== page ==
A2: Cuba’s tightly controlled state security apparatus is likely to keep the Communist Party in power for the foreseeable future. Its model of social control, the number of informants, and the ratio of secret police to the population—estimated to be higher than that of the Stasi in East Germany—is likely to insulate the regime from any sort of imminent collapse. Beyond regime security, however, the Cuban government may engage in some short-term loosening of economic restrictions. U.S. sanctions are exerting pressure on the island’s economy, and along with projections of skyrocketing inflation following the monetary reform program that devalued the peso in January 2021, the state may be forced to loosen its grip on the island’s economy—at least temporarily.
The Díaz-Canel administration has already announced several reforms based on the protesters’ demands, including programs to foster the opening of small and medium-sized enterprises. While the Biden administration has refused to consider lifting the embargo and has so far resisted reversing Trump-era sanctions and travel restrictions, pressure from the international community could be building to reverse course. Congressional bipartisan opposition exists to lifting the embargo on the basis that opening would not generate significant change, further complicating the Biden team’s strategy.
So far, there have been several notable resignations of Cuban government officials, but none signal sufficient discontent with the government to threaten state security. In response to the regime’s violent treatment of protesters, the vice minister of the interior, Jesús Manuel Burón Tabit, resigned on July 14 citing excessive use of force. Purportedly, internal dissent has emerged between young and older generations in the military, but any fissures that emerge are not likely to be serious enough to threaten regime security. Despite failing to mortally wound the Cuban regime, the most significant outcome of these protests may be the visceral demonstration of the organizing power of the internet, which the Cuban government opened for citizens only several years ago.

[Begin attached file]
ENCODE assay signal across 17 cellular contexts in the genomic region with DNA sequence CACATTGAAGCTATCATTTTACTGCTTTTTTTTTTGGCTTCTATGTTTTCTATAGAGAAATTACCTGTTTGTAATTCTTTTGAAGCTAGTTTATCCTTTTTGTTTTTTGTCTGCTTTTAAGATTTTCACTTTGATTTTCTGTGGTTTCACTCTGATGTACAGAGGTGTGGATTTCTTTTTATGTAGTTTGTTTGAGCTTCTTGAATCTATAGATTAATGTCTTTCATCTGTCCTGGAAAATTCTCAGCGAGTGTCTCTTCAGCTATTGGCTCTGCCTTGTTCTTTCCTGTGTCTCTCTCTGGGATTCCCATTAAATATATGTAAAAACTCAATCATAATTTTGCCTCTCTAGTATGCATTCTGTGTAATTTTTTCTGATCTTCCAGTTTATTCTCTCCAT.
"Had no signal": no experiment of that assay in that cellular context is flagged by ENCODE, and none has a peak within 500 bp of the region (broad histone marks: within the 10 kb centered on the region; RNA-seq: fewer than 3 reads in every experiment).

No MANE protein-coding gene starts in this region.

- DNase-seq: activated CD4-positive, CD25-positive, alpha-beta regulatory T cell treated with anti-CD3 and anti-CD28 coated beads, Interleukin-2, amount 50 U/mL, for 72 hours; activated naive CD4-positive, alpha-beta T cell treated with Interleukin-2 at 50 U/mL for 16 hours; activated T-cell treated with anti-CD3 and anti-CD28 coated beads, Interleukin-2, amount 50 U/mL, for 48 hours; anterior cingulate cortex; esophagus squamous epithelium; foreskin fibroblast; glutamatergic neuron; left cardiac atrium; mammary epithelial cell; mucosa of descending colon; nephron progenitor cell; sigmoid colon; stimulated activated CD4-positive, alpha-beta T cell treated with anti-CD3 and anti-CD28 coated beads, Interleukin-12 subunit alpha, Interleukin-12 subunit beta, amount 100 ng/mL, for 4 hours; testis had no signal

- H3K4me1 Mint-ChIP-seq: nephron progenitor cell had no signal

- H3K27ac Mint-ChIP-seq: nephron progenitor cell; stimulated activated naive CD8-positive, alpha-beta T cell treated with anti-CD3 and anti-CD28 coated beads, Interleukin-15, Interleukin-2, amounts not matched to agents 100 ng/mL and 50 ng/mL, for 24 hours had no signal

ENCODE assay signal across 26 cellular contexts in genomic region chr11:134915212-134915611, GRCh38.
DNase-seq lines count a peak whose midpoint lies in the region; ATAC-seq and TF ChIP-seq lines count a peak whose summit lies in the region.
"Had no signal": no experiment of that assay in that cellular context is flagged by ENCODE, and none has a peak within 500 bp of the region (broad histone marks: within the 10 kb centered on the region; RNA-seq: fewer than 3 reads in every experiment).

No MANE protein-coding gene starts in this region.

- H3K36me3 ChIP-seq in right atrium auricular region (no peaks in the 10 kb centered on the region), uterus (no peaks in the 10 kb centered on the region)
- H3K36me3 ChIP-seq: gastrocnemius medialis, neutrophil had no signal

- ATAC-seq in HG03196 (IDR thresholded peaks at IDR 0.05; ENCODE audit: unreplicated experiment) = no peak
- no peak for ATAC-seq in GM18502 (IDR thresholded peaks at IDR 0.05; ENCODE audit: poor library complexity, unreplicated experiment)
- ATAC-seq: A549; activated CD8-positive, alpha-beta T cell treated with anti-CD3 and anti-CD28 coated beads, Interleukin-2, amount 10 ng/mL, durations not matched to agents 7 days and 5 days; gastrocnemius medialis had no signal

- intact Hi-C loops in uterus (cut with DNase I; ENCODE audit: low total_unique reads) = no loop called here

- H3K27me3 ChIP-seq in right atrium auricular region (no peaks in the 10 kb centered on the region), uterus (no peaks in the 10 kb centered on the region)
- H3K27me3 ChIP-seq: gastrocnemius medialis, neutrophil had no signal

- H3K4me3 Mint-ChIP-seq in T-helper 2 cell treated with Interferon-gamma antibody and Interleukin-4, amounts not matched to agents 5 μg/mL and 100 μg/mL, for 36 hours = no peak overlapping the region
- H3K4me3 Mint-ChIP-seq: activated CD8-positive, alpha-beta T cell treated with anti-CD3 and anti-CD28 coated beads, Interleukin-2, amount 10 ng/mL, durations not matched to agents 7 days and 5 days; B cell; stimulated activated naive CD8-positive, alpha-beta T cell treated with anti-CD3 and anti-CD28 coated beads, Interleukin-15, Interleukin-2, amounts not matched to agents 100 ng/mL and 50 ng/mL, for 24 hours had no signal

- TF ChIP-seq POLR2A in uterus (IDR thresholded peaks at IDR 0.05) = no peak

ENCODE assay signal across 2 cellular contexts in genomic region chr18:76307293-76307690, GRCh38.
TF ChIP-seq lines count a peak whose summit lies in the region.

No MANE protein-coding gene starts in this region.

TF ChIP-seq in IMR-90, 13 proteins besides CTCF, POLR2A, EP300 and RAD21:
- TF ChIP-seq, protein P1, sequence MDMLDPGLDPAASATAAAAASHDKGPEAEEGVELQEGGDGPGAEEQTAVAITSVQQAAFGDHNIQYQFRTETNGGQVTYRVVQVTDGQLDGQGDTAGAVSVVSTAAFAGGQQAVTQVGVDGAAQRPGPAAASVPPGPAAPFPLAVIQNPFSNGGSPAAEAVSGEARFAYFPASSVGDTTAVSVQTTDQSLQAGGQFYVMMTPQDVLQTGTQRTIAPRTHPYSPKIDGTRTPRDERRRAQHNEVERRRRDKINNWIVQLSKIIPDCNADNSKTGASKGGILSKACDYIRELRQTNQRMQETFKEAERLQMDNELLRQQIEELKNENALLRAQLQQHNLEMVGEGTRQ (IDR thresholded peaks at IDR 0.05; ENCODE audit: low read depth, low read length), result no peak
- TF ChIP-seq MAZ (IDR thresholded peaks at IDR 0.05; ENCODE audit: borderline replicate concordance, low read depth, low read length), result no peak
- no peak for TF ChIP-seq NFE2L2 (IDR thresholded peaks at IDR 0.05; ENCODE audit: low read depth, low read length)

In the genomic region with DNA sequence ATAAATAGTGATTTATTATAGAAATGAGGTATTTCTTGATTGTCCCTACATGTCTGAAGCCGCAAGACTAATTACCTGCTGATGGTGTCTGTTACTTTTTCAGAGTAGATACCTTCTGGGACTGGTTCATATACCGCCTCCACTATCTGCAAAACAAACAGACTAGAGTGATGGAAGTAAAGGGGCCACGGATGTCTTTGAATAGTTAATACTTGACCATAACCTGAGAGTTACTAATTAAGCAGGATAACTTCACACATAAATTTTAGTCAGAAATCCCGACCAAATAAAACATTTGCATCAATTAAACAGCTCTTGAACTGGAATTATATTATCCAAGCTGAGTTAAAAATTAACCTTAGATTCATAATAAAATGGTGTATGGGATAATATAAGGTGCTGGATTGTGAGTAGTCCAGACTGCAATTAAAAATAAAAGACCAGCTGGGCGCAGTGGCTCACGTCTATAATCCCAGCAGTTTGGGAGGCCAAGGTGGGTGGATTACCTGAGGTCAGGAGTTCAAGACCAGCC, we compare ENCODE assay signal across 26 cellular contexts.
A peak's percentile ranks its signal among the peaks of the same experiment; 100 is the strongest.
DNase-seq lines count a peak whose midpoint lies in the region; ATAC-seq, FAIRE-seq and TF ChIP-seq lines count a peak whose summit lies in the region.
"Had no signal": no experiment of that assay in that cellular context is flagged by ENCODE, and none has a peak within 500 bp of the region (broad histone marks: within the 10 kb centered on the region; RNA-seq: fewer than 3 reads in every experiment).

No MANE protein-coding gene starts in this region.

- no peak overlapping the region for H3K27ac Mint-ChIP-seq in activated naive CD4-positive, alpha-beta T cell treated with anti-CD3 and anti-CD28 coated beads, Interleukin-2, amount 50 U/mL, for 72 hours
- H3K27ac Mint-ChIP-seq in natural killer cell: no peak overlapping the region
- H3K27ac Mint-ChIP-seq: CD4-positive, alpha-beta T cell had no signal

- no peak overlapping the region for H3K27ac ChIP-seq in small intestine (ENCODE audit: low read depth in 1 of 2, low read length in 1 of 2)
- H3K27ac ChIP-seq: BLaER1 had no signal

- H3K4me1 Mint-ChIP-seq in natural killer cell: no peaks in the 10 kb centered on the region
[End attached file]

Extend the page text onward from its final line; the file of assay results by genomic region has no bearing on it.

Q3: What is the regime’s response to the demonstrations?
A3: Since the start of the Covid-19 pandemic, the Cuban government has grown increasingly intolerant of any criticism of its pandemic management. Unlike Fidel Castro, who benefited from higher approval ratings, a more effective propaganda machine, and greater charisma, Díaz-Canel lacks the gravitas. The Cuban president has spoken on radio and television, accusing protesters of being “criminals,” and blaming the United States for fomenting the protests. He also called on a rapid reaction force of government supporters to take to the streets, confront protesters, and “defend the revolution.”
The internet, a focal point of opposition organizing efforts, was cut during the Sunday protests. After it was restored, access to social media networks was blocked, including WhatsApp, Facebook, Instagram, and Telegram. In the aftermath of protests, the streets have been patrolled assiduously by the police, and more than 100 people were arrested on July 11—though the true number could well be much higher. Security forces fired tear gas at the protestors, assaulted a foreign photojournalist, and killed one person in a confrontation with police forces involving live ammunition.